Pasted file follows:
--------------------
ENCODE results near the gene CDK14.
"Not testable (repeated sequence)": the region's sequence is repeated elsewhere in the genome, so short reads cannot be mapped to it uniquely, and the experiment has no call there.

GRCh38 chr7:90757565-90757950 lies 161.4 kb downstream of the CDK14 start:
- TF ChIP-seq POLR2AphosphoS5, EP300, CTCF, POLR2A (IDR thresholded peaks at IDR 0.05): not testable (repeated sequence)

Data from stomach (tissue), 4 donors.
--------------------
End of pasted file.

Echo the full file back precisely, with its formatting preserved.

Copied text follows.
ENCODE results near the gene CDK14.
"Not testable (repeated sequence)": the region's sequence is repeated elsewhere in the genome, so short reads cannot be mapped to it uniquely, and the experiment has no call there.

GRCh38 chr7:90757565-90757950 lies 161.4 kb downstream of the CDK14 start:
- TF ChIP-seq POLR2AphosphoS5, EP300, CTCF, POLR2A (IDR thresholded peaks at IDR 0.05): not testable (repeated sequence)

Data from stomach (tissue), 4 donors.